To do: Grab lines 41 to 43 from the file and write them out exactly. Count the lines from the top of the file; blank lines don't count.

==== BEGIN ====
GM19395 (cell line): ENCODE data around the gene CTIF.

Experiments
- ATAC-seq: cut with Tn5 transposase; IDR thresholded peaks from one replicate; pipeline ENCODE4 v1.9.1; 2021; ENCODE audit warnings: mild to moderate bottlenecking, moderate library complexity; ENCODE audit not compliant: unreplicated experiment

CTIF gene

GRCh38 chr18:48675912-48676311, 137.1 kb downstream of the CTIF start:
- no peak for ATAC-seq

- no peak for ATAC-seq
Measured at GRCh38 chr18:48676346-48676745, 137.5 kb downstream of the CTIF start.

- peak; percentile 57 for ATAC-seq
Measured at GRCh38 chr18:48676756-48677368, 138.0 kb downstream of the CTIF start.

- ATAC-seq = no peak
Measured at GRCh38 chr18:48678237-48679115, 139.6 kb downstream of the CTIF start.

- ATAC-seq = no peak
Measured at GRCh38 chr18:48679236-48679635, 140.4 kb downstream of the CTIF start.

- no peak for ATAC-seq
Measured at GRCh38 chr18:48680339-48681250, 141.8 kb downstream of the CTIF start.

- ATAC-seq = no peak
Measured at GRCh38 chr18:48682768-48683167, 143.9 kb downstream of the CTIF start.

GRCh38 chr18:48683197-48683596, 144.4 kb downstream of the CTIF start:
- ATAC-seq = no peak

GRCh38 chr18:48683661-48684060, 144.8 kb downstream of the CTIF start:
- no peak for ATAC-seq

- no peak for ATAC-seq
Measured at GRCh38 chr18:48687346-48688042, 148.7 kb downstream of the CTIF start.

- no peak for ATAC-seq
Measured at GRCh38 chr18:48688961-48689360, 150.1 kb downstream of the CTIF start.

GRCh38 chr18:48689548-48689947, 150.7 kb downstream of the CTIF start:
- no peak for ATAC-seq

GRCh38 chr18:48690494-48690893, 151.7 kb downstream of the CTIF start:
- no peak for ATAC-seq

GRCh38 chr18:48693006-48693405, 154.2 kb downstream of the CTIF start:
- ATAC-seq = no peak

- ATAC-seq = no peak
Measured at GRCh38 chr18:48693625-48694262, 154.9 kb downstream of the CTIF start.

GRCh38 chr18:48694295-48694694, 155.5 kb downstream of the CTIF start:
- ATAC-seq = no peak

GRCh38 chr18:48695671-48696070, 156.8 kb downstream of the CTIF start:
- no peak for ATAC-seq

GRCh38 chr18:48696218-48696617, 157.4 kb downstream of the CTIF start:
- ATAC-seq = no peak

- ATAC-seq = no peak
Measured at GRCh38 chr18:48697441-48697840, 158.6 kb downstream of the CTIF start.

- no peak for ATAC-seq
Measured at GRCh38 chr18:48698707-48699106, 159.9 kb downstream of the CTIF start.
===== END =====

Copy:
- ATAC-seq = no peak
Measured at GRCh38 chr18:48697441-48697840, 158.6 kb downstream of the CTIF start.

- no peak for ATAC-seq